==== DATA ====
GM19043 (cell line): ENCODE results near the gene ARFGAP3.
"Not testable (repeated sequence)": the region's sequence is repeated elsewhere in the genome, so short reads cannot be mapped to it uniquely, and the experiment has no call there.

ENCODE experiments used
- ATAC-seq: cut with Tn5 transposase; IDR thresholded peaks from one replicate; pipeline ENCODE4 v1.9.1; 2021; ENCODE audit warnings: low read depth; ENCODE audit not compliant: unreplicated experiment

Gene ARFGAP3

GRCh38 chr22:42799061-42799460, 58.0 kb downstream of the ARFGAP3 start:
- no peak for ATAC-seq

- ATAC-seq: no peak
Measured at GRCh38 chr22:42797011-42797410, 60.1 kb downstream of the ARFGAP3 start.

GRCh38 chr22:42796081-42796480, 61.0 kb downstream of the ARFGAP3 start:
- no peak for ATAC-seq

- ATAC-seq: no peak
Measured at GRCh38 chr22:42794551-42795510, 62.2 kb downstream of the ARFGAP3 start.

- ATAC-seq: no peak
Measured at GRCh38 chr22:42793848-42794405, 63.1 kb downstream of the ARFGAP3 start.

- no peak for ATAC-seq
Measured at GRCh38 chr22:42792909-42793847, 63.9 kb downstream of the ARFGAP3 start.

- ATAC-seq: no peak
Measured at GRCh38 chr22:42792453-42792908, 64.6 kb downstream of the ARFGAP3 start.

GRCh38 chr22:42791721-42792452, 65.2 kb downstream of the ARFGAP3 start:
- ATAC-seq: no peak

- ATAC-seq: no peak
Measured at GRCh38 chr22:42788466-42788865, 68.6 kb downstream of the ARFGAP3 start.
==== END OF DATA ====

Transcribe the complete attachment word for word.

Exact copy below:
GM19043 (cell line): ENCODE results near the gene ARFGAP3.
"Not testable (repeated sequence)": the region's sequence is repeated elsewhere in the genome, so short reads cannot be mapped to it uniquely, and the experiment has no call there.

ENCODE experiments used
- ATAC-seq: cut with Tn5 transposase; IDR thresholded peaks from one replicate; pipeline ENCODE4 v1.9.1; 2021; ENCODE audit warnings: low read depth; ENCODE audit not compliant: unreplicated experiment

Gene ARFGAP3

GRCh38 chr22:42799061-42799460, 58.0 kb downstream of the ARFGAP3 start:
- no peak for ATAC-seq

- ATAC-seq: no peak
Measured at GRCh38 chr22:42797011-42797410, 60.1 kb downstream of the ARFGAP3 start.

GRCh38 chr22:42796081-42796480, 61.0 kb downstream of the ARFGAP3 start:
- no peak for ATAC-seq

- ATAC-seq: no peak
Measured at GRCh38 chr22:42794551-42795510, 62.2 kb downstream of the ARFGAP3 start.

- ATAC-seq: no peak
Measured at GRCh38 chr22:42793848-42794405, 63.1 kb downstream of the ARFGAP3 start.

- no peak for ATAC-seq
Measured at GRCh38 chr22:42792909-42793847, 63.9 kb downstream of the ARFGAP3 start.

- ATAC-seq: no peak
Measured at GRCh38 chr22:42792453-42792908, 64.6 kb downstream of the ARFGAP3 start.

GRCh38 chr22:42791721-42792452, 65.2 kb downstream of the ARFGAP3 start:
- ATAC-seq: no peak

- ATAC-seq: no peak
Measured at GRCh38 chr22:42788466-42788865, 68.6 kb downstream of the ARFGAP3 start.